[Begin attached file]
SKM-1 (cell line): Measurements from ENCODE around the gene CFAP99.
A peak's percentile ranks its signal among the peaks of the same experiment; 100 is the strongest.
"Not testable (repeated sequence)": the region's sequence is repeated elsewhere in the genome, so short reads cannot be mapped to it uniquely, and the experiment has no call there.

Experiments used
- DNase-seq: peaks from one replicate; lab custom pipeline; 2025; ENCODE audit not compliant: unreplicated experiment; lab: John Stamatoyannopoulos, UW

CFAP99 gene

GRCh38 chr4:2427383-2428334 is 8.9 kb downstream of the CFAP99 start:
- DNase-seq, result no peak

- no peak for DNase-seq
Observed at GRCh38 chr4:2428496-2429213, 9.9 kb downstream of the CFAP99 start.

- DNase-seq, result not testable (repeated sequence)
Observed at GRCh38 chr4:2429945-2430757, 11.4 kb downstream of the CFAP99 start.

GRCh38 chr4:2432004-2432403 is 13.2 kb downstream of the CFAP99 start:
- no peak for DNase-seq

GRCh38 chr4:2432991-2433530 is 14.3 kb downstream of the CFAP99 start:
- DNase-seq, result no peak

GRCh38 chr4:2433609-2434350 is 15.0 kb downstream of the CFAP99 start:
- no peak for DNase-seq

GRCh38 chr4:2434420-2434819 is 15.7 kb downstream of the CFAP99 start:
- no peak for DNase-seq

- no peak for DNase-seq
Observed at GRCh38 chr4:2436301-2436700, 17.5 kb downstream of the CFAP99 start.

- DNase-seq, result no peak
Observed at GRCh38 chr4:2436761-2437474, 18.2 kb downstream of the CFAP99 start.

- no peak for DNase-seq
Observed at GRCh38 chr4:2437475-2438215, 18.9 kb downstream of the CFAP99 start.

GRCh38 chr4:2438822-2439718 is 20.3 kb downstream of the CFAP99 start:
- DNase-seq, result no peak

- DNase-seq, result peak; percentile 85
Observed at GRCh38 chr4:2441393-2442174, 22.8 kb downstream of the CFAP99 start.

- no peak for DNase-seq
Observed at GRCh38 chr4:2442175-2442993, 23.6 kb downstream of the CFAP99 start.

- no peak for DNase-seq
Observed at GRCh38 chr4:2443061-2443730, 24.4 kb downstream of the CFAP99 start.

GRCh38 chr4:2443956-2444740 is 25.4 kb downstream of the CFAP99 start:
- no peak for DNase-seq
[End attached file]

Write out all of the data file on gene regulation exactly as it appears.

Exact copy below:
SKM-1 (cell line): Measurements from ENCODE around the gene CFAP99.
A peak's percentile ranks its signal among the peaks of the same experiment; 100 is the strongest.
"Not testable (repeated sequence)": the region's sequence is repeated elsewhere in the genome, so short reads cannot be mapped to it uniquely, and the experiment has no call there.

Experiments used
- DNase-seq: peaks from one replicate; lab custom pipeline; 2025; ENCODE audit not compliant: unreplicated experiment; lab: John Stamatoyannopoulos, UW

CFAP99 gene

GRCh38 chr4:2427383-2428334 is 8.9 kb downstream of the CFAP99 start:
- DNase-seq, result no peak

- no peak for DNase-seq
Observed at GRCh38 chr4:2428496-2429213, 9.9 kb downstream of the CFAP99 start.

- DNase-seq, result not testable (repeated sequence)
Observed at GRCh38 chr4:2429945-2430757, 11.4 kb downstream of the CFAP99 start.

GRCh38 chr4:2432004-2432403 is 13.2 kb downstream of the CFAP99 start:
- no peak for DNase-seq

GRCh38 chr4:2432991-2433530 is 14.3 kb downstream of the CFAP99 start:
- DNase-seq, result no peak

GRCh38 chr4:2433609-2434350 is 15.0 kb downstream of the CFAP99 start:
- no peak for DNase-seq

GRCh38 chr4:2434420-2434819 is 15.7 kb downstream of the CFAP99 start:
- no peak for DNase-seq

- no peak for DNase-seq
Observed at GRCh38 chr4:2436301-2436700, 17.5 kb downstream of the CFAP99 start.

- DNase-seq, result no peak
Observed at GRCh38 chr4:2436761-2437474, 18.2 kb downstream of the CFAP99 start.

- no peak for DNase-seq
Observed at GRCh38 chr4:2437475-2438215, 18.9 kb downstream of the CFAP99 start.

GRCh38 chr4:2438822-2439718 is 20.3 kb downstream of the CFAP99 start:
- DNase-seq, result no peak

- DNase-seq, result peak; percentile 85
Observed at GRCh38 chr4:2441393-2442174, 22.8 kb downstream of the CFAP99 start.

- no peak for DNase-seq
Observed at GRCh38 chr4:2442175-2442993, 23.6 kb downstream of the CFAP99 start.

- no peak for DNase-seq
Observed at GRCh38 chr4:2443061-2443730, 24.4 kb downstream of the CFAP99 start.

GRCh38 chr4:2443956-2444740 is 25.4 kb downstream of the CFAP99 start:
- no peak for DNase-seq